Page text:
UF6 is (unsurprisingly) pretty corrosive. One of the first (the first?) use made of teflon was in sealing gas-diffusion equipment to contain it. It was not the only candidate for gas-diffusion isotopic enrichment. Uranium borohydride was explored. Since its molecular weight is less than that of UR6, the isotopic discrimination should be better (fewer passes needed). But it was abandoned when teflon made the UF6 option feasible.

          1. loupgarous says:

            That, and you have two naturally-occurring isotopes of boron present in signifcant amounts (B-10 is 20% abundant and B-11 is 80% abundant).

            That would have complicated the mass spectrometry/separation process, right?

          2. Barry says:

            The borohydride was pursued because minimizing the molecular weight of the diffusing species would maximize the isotopic separation. If it were to spend part of its time as the dimer (as seems to be the case) that advantage is lost. And yes, the isotopic diversity was unattractive.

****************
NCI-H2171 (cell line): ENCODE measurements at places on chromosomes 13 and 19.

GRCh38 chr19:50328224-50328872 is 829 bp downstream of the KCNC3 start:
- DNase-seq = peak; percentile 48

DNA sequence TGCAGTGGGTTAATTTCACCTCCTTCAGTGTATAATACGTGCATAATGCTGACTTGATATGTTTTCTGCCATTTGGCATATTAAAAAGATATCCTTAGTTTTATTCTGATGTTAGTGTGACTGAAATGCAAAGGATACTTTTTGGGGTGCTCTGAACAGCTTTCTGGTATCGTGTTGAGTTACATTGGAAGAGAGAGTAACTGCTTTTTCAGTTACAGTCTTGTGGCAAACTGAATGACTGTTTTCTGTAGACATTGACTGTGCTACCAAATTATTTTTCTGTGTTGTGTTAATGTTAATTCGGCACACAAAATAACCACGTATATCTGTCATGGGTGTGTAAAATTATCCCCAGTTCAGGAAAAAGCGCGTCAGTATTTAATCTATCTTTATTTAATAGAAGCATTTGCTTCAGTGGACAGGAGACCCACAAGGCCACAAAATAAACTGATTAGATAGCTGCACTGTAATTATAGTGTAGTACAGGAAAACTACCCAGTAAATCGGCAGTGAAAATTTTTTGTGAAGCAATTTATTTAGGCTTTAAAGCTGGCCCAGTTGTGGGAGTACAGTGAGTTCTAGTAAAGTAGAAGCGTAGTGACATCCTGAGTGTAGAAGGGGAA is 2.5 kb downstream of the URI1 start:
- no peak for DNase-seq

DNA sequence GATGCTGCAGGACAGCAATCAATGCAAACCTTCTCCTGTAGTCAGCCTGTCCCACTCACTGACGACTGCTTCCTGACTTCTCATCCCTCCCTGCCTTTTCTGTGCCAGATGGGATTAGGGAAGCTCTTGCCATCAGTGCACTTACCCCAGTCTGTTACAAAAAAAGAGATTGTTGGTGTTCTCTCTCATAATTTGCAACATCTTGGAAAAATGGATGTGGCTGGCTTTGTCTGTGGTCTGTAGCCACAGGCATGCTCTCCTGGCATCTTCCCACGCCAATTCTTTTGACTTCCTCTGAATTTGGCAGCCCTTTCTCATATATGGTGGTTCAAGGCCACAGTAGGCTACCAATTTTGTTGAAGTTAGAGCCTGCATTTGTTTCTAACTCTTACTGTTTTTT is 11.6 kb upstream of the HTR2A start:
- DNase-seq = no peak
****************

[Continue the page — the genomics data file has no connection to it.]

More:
29. Jim Mowreader says:

    A few people here have mentioned John D. Clark’s book Ignition. While reading Derek’s words of warning, I thought to myself, “it’s too bad Mike Pino (the man who tried to turn mercaptans into rocket fuel) and Engelbrecht (the man who invented perchloryl fluoride) aren’t still alive. They would love this compound.”

    1. Hap says:

      let alone sulfenamines that attracted flies…though if you attached the flies to the rocket, it might help at liftoff.

  30. Stuart says:

    A comment from a friend on a share I made of this: “Oh gods now waiting for someone to do some research on selenium nitrosulphate complexes of fluoro peroxides…”

    Who’s up for it? Honour and glory – or at the very least, some entertaining stories – await!